Can you believe any company, even one known for no-frills flying would want this kind of buzz associated with their brand when it could simply charge an extra pound or two per flight per passenger and be done with it? But that’s not all, RyanAir will be charging for carry-on bags too. I wonder what’s next. How much will a seat belt cost? Or a flotation device? Sorry no air for you until you cough up two euros for that oxygen mask. Read the rest of this entry »
by: Kathy Heasley | May 10th, 2010 | Category: Branding, Entrepreneur, Moments
Remember PF Flyers? Patented in 1933, Posture Foundation insole technology set a new standard in sneaker comfort. In 1937, BF Goodrich produced the first “PF Flyer.” These shoes changed the way we viewed sneakers for “work, relaxation and play!” They were icons of the 1950′s. They spearheaded the athlete/sneaker collaboration model we’re so used to today in 1958 with Boston Celtic’s superstar Bob Cousy. In the 1960′s, women could buy apparel made to specifically match their PF’s, and it was the standard shoe in the army. Children of the 60′s might remember the slogan, “PF Flyers help your run faster and jump higher!” They managed to make every kid want a pair or be deemed a “weirdo.”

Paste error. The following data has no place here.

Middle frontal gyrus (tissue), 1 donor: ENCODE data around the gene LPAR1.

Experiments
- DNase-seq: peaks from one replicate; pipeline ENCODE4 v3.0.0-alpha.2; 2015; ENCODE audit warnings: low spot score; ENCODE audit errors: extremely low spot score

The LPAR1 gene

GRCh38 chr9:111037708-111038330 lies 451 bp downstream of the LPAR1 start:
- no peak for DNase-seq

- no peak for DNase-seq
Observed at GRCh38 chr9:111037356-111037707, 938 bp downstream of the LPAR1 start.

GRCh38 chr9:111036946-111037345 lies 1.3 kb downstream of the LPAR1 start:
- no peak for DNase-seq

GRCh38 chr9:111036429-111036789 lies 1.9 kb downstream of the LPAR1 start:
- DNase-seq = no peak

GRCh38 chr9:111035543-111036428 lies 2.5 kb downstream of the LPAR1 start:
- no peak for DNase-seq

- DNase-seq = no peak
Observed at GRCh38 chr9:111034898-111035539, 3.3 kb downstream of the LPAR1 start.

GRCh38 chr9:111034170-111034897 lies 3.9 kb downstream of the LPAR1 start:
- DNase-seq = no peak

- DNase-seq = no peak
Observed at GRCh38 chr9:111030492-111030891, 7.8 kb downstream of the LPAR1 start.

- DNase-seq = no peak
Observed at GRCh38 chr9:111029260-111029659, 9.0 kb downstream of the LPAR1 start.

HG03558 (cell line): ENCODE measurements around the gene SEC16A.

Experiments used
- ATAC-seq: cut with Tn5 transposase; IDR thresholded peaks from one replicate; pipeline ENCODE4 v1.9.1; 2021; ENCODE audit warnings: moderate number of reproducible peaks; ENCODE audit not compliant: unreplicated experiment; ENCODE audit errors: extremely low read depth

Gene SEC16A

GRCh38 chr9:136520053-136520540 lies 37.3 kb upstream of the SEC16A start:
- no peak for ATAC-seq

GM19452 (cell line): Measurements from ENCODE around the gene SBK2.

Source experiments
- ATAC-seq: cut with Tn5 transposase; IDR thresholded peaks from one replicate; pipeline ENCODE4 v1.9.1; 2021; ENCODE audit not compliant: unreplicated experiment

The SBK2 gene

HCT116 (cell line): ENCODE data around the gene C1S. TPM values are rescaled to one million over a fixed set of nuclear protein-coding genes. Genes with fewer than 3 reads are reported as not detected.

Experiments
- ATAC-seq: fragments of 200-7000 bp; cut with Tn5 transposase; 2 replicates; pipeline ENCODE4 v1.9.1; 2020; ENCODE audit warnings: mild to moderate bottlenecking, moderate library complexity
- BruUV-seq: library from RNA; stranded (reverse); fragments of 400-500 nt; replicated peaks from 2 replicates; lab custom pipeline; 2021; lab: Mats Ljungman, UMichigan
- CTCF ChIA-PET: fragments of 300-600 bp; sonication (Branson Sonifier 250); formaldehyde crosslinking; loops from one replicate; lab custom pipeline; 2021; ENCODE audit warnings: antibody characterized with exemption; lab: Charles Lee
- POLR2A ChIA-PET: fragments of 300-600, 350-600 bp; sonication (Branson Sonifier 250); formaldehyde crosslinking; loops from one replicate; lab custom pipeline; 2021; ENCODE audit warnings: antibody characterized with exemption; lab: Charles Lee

The brand lost its way in the 1970′s. It was purchased by Converse in 1972, but later had to be sold off when the US government filed an antitrust suit claiming that if both companies combined they would have a monopoly for sneakers. Soon, instead of every kid needing a pair of PF Flyers, they needed a pair of Converse All-Stars. PF Flyers continued their downward slope until New Balance bought the rights to the brand in 2001 (which had been dormant since 1992) and resurrected it in 2003. Regardless of their roller coaster ride, movies like “The Sandlot” have given PF Flyers a permanent place in our modern culture.
PF Flyers are well on their way to making a comeback. They went back to the heart of their company and recently did an Archival Reissue re-launch of the most popular styles from the 50′s and 60′s. You can find PF Flyers anywhere from Zappos to Neiman Marcus. Will PF Flyers ever have the status they did in the 50′s and 60′s? Stay tuned…
What is branding? Heart & Mind® Branding.